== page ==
Ideasroom

Don’t just market NZ tourism, manage it

US entertainer Stephen Colbert visited this country recently and featured highlights of his trip on his popular TV show. This promotion of New Zealand as a tourist destination will likely increase visitor numbers. However, while most travel destinations seek to increase tourism, less attention is paid to balancing this growth with sustainability.

Tourism is New Zealand’s largest export industry, worth $39.1 billion. With 3.8 million international visitors arriving in New Zealand last year, parts of the country are beginning to suffer from the effects of overtourism which is a term used to describe the hazards of a massive and uncoordinated influx of tourists to popular destinations. These are destinations where hosts or guests, locals or visitors, feel  there are too many visitors, and the quality of life in the area or the quality of the experience has deteriorated unacceptably.

The need to close Te Wai o Te Taniwha (the Mermaid Pools) in Matapouri to the public earlier this year is a notable example of the impacts of overtourism. Local iwi were forced to place a rāhui – or temporary prohibition – over the pools in an effort to protect the taonga (treasured possession) from further degradation through overuse.

The research I recently carried out at the University of Auckland Business School, 'Understanding Visitor-Resident Relations in Overtourism: Developing Resilience for Sustainable Tourism', shows that overlooking the numbers of visitors a destination can support (known as a destination’s carrying capacity) is a common mistake made when formulating tourism policies.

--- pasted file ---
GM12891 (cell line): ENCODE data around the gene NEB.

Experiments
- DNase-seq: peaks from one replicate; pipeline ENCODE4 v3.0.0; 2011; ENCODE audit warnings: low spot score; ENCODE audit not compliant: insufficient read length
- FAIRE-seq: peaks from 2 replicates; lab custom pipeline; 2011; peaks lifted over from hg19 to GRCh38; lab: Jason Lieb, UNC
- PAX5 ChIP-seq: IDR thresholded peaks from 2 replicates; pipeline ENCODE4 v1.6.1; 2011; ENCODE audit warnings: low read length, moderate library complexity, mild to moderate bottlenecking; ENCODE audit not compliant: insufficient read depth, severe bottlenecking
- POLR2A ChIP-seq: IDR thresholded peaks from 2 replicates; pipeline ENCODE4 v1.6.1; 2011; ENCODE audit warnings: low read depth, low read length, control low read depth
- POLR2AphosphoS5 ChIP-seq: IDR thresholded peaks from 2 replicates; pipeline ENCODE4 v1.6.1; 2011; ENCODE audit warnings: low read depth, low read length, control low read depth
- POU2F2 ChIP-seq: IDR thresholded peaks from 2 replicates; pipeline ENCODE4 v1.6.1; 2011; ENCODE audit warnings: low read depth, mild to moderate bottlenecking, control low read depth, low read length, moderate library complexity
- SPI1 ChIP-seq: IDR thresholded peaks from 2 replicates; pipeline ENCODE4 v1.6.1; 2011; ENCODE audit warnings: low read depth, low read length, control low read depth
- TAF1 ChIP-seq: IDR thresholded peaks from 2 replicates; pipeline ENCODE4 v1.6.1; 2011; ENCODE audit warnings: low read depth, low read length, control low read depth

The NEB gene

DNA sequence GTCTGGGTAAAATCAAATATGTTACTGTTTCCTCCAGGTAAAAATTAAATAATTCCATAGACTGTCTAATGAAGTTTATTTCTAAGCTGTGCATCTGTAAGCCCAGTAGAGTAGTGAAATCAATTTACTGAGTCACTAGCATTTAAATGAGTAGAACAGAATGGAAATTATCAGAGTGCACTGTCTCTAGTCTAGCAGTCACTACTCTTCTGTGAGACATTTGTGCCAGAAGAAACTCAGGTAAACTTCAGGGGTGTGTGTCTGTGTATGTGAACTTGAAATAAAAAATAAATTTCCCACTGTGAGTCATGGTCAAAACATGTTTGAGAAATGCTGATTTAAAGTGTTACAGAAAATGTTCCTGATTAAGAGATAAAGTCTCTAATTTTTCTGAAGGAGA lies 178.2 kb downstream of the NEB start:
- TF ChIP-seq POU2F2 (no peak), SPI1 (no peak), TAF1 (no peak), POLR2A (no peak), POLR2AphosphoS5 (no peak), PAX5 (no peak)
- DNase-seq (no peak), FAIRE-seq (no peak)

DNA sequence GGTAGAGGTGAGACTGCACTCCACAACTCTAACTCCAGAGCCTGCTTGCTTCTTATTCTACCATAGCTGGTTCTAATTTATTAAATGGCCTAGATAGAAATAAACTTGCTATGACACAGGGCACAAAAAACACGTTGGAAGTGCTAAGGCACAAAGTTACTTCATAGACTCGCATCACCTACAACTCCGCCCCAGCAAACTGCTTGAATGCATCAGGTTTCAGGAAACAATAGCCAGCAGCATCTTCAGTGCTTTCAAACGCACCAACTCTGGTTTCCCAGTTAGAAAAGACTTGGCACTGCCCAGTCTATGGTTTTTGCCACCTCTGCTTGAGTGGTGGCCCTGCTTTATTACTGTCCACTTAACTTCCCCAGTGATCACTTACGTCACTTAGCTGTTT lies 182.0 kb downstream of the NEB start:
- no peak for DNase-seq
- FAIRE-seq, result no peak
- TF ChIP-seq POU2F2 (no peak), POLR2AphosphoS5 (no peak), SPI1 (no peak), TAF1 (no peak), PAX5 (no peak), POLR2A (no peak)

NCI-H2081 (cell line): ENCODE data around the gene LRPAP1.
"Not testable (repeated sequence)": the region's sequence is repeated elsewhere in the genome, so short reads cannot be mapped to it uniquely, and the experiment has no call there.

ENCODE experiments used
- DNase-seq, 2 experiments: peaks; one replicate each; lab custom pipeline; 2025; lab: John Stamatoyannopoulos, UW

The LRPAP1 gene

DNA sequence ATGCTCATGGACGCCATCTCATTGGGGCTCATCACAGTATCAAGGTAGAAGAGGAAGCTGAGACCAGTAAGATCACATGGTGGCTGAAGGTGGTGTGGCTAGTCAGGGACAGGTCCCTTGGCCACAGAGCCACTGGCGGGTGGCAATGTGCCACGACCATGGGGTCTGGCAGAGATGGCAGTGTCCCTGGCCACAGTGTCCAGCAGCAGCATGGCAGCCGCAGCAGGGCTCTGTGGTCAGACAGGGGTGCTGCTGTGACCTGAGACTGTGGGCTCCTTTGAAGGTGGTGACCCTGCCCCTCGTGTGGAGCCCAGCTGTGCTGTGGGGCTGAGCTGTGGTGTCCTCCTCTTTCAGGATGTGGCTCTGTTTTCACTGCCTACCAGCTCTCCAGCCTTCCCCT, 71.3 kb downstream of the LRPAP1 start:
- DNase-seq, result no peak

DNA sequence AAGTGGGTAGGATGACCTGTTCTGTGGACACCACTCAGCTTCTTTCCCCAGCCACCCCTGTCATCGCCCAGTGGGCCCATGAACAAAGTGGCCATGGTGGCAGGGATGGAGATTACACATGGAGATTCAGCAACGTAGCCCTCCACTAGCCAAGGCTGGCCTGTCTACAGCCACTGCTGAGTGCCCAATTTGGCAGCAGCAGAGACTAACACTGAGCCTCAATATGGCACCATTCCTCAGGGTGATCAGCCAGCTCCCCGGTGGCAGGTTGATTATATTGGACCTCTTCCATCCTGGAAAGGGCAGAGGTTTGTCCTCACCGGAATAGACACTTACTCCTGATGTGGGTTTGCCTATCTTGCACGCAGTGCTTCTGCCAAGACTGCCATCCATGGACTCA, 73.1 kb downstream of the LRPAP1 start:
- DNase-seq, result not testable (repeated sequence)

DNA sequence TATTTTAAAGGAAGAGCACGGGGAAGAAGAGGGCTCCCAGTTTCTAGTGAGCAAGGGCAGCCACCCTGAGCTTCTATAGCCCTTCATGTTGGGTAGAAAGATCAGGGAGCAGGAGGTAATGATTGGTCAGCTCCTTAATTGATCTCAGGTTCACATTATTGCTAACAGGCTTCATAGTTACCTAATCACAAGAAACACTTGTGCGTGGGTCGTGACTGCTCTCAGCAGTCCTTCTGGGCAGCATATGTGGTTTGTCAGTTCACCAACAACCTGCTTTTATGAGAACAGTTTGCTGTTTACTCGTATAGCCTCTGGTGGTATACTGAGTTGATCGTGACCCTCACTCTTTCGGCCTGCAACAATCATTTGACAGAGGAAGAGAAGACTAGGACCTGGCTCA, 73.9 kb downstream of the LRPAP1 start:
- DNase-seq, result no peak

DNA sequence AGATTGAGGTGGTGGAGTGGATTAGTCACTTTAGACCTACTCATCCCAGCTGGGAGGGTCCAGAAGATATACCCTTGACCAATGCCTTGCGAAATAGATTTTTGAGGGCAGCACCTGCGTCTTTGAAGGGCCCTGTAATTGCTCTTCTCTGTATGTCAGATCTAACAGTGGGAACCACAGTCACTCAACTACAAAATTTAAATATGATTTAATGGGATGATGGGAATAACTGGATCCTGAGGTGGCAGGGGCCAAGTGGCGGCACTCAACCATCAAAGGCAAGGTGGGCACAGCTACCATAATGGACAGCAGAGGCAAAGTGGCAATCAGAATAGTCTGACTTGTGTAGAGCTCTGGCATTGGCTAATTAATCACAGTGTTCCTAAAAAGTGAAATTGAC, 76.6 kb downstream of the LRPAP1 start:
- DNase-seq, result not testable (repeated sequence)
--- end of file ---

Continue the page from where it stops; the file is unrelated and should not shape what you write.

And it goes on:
Our research evaluated Hong Kong’s expansionary “multiple-entry permit,” travel visa policy to understand the nature of visitor–resident relations in overtourism. In Hong Kong’s case, an unquestioned and taken-for-granted expansionary tourist growth policy has had negative impacts long after the policy was rescinded. More alarmingly, the findings suggest that deterioration in visitor–resident relations from overtourism may be irreversible.

Many destinations are experiencing overtourism: Paris, Berlin, California, Hong Kong, Rio de Janeiro, and Venice are good examples. The social impacts of overtourism include jeopardising how tourists and locals relate to each other. Yet residents play a vital role in developing sustainable tourism, as they are cultural agents and the social group through which tourism is delivered.

If we apply these findings to New Zealand’s tourism industry, it highlights the need to balance the growth in tourists with any consequent visitor-resident friction. If research shows a sudden increase in same-day, in-town tourists (day-trippers) negatively and permanently influences visitor-resident relations, it’s vital to take note of this.

New Zealand already has destinations where the associated problems of crowding, localised inflation and pressure on housing, have created substantial public debate on the desirability of tourism  based on a growth model.

Understanding the social impacts of tourism and overtourism on communities is extremely important for the government to ensure action is taken to reduce the likelihood of a backlash against tourists and tourism development.

It is a timely reminder, as we head into our summer holiday season that hasty expansionary tourism policies implemented without proper planning could lead to an overwhelming growth of visitors, resulting in damage to our tourist destinations, and ultimately undermine the country’s long-term tourism development.

While many tourist destinations have experienced rapid improvement in their living standards, especially those in small island countries, it is questionable whether such benefits can last long-term. What is clear is the business-as-usual capitalist economic model predicated on continual expansion is inherently unsustainable for tourism.

We urgently need a holistic approach to tourism that balances destination marketing with destination management.

 

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